Facebook. The search options are huge here. In the search box at the top of your facebook page, type in the state name and the special interest of your child or his/her diagnostic label. If your child is on a GFCF diet, search on facebook for "gluten free" in that city, county, state.
Next, try a google search with any colleges or universities in your new town or area alongside your child's disability. I was expecting to find programming for kids with autism (which is popular here, but notsomuch there, where we are going). Schools with a speech-language path program may offer free or low cost speech therapy. You may find OT, PT, speech, social skills, rec classes, arts and crafts, sports, etc, at a university. I turned up a couple of college professors who are married to one another who have a child on the autism spectrum that way. I found their e-mail addresses and phone numbers in the faculty section and contacted them to ask for insight as we prepare to move. They've been a super resource.
Look for a Katie Beckett type waiver or Childrens Medicaid Waiver in your destination state. (Our current state has such a waiver; our destination state does NOT.) Find out how to apply for a waiver if your destination state has one.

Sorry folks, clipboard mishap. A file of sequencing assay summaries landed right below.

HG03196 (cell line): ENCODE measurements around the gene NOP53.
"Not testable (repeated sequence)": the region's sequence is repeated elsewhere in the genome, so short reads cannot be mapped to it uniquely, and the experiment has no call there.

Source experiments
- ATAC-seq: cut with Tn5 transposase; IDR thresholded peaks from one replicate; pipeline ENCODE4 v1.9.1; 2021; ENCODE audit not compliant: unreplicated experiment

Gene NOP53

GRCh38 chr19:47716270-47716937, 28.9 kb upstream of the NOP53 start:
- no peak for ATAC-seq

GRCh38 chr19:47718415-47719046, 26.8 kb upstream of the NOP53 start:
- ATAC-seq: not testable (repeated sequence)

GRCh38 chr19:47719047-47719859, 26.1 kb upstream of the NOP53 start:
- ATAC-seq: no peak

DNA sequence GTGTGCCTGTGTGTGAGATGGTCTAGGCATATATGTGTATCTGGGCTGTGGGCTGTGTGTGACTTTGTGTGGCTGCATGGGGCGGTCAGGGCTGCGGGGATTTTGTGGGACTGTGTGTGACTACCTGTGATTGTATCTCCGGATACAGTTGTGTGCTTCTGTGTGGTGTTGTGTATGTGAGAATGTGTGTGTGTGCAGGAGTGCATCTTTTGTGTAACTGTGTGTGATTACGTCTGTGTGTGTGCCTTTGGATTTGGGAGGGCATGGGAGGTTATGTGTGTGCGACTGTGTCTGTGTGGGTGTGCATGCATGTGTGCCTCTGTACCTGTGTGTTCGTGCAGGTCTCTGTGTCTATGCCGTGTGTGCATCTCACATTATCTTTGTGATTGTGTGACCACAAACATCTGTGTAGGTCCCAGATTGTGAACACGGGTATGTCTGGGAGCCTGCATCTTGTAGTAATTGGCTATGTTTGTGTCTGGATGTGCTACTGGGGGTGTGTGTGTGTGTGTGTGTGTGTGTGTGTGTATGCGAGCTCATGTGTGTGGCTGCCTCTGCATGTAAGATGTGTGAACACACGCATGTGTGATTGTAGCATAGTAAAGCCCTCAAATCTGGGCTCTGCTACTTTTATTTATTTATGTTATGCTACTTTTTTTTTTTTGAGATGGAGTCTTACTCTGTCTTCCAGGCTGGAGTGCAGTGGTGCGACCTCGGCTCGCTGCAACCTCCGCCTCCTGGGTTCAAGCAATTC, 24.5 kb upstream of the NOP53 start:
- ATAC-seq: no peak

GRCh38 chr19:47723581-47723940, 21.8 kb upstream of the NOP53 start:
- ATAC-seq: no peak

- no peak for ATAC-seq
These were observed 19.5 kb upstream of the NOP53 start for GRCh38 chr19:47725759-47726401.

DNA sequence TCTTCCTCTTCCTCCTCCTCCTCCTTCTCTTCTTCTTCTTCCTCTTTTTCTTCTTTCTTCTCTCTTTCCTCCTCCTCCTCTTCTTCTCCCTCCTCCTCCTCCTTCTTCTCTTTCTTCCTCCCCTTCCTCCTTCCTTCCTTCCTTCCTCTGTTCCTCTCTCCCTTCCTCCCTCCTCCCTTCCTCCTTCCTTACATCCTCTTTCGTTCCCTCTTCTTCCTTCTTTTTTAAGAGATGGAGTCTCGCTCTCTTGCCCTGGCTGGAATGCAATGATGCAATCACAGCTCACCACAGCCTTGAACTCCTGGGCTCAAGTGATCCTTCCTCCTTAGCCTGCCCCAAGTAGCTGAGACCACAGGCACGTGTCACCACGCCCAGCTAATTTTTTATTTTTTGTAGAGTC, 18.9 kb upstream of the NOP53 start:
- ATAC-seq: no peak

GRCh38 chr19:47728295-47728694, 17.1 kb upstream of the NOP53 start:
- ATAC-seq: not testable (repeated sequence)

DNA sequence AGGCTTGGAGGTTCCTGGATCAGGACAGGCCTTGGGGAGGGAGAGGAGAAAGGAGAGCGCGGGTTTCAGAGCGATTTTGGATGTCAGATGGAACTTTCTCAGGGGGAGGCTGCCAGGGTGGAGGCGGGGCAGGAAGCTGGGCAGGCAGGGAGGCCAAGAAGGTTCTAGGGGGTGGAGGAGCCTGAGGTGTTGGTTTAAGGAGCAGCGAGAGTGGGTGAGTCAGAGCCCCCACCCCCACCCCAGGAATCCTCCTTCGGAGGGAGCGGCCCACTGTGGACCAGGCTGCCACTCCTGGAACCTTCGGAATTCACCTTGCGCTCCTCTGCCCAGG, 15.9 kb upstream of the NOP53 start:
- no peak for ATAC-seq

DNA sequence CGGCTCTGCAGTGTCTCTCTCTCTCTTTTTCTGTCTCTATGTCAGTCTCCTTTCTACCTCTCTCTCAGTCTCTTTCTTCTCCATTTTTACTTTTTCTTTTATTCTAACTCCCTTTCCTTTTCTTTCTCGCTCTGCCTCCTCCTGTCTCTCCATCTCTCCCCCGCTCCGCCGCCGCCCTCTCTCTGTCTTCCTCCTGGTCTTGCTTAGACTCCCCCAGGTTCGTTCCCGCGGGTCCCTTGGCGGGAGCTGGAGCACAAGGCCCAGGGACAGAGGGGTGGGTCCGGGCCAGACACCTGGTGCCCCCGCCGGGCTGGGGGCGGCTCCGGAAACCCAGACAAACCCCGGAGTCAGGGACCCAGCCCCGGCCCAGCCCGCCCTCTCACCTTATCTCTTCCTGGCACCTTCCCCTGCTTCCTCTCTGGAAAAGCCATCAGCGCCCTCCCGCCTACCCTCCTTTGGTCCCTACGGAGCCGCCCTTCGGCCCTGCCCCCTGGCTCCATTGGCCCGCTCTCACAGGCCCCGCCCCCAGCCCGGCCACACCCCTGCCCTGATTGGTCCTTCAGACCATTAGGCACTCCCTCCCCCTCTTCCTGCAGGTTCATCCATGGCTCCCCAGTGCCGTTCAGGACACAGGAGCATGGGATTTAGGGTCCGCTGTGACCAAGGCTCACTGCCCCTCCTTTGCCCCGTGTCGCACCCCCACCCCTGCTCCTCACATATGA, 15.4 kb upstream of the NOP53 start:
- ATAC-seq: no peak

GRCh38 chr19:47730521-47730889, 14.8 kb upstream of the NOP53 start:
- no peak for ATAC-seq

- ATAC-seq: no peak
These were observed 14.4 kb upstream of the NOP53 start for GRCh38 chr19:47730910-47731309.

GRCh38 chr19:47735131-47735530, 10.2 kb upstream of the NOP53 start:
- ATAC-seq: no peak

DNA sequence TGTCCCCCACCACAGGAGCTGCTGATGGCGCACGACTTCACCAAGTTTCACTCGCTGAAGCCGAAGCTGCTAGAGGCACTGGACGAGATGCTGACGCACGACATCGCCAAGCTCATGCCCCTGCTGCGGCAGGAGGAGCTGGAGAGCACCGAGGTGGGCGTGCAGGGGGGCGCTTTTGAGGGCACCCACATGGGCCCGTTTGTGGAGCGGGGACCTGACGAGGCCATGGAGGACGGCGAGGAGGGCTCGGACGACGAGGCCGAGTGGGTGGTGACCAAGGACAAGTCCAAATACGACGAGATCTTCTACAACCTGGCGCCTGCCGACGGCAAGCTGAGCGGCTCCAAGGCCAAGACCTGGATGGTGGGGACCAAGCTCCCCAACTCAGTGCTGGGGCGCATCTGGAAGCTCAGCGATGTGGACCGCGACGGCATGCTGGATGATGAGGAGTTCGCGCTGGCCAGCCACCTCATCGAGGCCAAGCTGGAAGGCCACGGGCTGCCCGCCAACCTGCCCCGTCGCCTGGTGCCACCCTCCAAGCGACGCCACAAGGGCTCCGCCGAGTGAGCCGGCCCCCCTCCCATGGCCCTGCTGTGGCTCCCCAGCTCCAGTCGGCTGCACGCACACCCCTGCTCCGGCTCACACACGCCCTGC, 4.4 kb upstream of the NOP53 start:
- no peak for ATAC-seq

Google search Joey Travolta's film camps to see if he's bringing a camp to a university near you. (You guessed it; He comes to a university near me now, but not in our new state.)
Your real estate agent may be able to put you in contact with a support group leader or a parent of a child that is like your child. If your agent doesn't know of any connections, someone in that real estate office might. Be sure to ask.
Even though I am homeschooling, I did google state public education rules and regs as I was looking at homeschooling rules and regs. Some states offer non-core classes to homeschoolers; some states offer special ed services to homeschoolers who qualify. (The state we are departing does both; the state we are moving to does neither.) I also searched for names of schools in our destination city alongside "due process" and other special ed related terms. I turned up one web site by a family in an ugly situation with a school in the area we are going.
My least favorite, least helpful set of resources has come from the professional community. Calling and e-mailing clinics that offer speech, OT, PT, etc., are disappointing. The social worker who answered the phone at the clinic at a huge, well-known university was useless, unable to answer my basic questions about how speech groups are run and how much they cost, and the people who are supposed to know those things never returned my phone call. (Sidebar: The state we are moving to has a law that requires insurance to cover autism-related services up to age 12, and I see a huge black hole of services and interventions for the 12-18 age range, because younger kids are covered by early intervention and insurance, and older kids qualify for medicaid, but the kids in the middle are missed because clinics are going after insurance and medicaid dollars. What a shame.)
If you have moved and have discovered a resource that I haven't included here, please leave your hint/tip in the comments section. I would appreciate more direction as we prepare to head in a new direction.